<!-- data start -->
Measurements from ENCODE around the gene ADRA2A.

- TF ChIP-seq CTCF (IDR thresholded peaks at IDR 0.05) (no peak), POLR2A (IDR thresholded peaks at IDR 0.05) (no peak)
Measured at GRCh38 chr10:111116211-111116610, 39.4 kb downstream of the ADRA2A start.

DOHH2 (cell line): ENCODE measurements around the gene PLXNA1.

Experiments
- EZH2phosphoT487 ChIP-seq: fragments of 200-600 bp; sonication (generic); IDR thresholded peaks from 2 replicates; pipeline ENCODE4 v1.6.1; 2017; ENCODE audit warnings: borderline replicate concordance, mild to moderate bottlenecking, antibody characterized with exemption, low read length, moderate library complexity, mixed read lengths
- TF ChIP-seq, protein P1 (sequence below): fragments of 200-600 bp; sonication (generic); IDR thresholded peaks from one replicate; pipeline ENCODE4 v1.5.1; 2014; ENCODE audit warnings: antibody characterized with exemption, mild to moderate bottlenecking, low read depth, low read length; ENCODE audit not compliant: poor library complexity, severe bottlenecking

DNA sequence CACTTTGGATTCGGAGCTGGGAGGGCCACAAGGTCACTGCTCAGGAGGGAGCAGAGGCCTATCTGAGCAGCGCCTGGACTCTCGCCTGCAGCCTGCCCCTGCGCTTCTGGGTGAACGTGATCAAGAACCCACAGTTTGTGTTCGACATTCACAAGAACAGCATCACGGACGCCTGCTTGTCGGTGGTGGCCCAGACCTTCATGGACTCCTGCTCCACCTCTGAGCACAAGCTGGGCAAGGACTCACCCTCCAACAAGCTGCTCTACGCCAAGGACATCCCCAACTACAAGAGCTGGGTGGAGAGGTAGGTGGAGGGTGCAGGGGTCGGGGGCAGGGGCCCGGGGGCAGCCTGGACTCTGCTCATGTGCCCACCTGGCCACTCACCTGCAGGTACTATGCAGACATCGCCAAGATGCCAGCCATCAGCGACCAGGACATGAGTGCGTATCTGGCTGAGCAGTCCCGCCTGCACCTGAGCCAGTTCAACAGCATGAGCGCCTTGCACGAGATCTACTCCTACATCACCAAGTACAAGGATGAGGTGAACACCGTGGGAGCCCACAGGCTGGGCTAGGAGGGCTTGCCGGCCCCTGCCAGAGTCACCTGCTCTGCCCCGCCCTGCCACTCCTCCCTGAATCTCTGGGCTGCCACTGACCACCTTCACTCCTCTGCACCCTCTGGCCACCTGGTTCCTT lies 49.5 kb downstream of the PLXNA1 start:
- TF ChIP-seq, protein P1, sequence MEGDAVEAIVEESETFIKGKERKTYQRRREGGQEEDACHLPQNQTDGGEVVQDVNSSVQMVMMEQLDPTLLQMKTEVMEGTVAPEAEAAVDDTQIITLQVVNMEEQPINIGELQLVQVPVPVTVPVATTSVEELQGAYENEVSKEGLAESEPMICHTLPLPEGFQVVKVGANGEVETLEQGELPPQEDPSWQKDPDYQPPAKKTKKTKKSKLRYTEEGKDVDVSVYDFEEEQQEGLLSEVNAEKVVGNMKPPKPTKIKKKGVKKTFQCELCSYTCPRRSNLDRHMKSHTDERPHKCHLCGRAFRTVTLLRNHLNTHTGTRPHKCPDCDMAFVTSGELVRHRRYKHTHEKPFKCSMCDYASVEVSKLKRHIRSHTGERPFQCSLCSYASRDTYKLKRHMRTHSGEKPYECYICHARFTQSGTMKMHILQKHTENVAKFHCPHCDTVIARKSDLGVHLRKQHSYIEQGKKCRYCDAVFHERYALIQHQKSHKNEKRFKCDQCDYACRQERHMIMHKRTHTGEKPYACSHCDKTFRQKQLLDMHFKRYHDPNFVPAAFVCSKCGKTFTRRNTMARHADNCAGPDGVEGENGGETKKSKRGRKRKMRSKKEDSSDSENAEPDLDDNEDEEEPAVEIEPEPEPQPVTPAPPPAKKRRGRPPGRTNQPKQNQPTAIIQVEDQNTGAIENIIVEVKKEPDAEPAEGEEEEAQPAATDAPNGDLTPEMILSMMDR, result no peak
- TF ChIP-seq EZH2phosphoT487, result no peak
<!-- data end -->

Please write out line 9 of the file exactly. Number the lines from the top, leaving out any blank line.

- TF ChIP-seq, protein P1, sequence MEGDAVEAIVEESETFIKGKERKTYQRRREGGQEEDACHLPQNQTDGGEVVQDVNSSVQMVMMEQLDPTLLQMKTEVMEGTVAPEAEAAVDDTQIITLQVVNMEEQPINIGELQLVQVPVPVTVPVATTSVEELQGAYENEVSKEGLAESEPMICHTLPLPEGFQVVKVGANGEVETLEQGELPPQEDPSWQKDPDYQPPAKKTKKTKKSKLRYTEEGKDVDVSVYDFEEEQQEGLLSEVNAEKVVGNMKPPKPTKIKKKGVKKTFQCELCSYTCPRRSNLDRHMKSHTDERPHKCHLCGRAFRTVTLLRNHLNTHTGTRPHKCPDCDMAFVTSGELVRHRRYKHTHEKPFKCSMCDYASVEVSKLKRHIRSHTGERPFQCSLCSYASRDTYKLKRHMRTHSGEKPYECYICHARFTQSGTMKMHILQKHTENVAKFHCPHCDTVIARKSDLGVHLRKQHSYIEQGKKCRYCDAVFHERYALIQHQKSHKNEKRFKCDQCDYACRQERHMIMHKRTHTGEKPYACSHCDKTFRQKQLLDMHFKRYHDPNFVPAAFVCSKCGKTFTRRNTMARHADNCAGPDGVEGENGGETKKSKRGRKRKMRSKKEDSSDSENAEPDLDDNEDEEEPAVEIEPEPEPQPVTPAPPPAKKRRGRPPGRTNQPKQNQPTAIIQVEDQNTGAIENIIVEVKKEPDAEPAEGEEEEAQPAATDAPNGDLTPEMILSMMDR, result no peak